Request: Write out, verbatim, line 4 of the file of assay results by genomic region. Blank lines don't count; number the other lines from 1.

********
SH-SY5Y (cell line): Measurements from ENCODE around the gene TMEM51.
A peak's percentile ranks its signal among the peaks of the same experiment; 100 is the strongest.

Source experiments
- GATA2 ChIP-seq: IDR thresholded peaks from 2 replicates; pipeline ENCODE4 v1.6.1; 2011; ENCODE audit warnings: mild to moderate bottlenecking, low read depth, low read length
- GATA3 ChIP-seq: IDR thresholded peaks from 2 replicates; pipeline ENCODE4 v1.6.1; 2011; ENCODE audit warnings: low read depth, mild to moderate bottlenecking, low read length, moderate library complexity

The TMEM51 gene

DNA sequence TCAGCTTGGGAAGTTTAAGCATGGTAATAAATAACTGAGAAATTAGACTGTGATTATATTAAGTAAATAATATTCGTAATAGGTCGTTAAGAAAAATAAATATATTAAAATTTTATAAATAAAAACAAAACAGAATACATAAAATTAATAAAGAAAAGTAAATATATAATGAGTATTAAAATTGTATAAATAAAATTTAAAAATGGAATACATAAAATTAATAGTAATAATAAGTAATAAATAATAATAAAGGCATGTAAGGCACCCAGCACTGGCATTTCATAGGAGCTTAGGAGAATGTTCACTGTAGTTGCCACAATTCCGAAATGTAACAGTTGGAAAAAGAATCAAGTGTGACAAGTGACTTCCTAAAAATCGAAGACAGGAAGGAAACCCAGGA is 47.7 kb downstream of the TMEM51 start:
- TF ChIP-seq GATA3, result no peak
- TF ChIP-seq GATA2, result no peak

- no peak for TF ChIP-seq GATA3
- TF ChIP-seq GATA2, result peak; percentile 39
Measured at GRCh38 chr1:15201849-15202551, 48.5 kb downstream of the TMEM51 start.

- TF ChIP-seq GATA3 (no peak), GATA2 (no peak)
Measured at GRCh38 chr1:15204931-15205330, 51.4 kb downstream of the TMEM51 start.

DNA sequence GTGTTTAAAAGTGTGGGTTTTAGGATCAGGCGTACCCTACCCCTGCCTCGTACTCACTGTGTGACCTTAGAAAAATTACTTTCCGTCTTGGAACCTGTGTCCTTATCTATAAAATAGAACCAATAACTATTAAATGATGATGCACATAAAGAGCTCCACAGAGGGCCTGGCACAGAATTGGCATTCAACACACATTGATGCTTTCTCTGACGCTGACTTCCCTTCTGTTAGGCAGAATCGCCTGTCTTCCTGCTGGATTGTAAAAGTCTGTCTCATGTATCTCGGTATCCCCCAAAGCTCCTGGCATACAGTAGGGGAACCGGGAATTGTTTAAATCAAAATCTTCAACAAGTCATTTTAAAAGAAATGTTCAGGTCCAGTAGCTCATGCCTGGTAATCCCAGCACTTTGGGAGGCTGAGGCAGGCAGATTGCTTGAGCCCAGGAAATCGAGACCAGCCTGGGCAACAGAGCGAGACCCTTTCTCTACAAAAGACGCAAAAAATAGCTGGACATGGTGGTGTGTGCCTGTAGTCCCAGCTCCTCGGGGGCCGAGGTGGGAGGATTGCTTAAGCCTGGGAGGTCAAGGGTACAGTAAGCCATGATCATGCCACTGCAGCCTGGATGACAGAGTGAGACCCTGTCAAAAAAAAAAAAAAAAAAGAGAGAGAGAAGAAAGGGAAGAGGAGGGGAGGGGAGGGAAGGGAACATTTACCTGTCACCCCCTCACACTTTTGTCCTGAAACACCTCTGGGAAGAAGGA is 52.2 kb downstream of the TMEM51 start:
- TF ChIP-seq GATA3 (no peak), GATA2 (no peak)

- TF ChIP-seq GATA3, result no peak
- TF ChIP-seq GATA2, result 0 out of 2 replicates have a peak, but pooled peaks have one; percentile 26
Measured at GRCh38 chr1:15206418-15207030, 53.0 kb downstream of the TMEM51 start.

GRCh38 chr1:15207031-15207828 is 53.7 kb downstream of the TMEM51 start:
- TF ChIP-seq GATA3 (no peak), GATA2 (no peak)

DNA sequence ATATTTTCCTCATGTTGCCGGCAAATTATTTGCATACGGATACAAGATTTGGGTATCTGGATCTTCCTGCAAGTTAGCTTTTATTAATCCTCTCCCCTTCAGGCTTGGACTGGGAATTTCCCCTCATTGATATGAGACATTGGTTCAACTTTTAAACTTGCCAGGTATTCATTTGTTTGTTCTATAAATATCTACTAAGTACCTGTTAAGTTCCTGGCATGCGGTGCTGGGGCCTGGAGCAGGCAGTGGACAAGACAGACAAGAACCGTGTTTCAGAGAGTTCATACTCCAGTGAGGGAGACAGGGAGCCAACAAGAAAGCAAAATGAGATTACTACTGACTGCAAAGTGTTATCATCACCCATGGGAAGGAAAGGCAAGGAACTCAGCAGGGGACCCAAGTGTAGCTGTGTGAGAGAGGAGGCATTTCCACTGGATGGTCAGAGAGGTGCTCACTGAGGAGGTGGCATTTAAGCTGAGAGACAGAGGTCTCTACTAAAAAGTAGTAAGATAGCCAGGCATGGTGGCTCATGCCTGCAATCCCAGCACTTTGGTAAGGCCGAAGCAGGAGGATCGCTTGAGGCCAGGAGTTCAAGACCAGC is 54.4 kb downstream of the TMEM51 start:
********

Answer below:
- GATA2 ChIP-seq: IDR thresholded peaks from 2 replicates; pipeline ENCODE4 v1.6.1; 2011; ENCODE audit warnings: mild to moderate bottlenecking, low read depth, low read length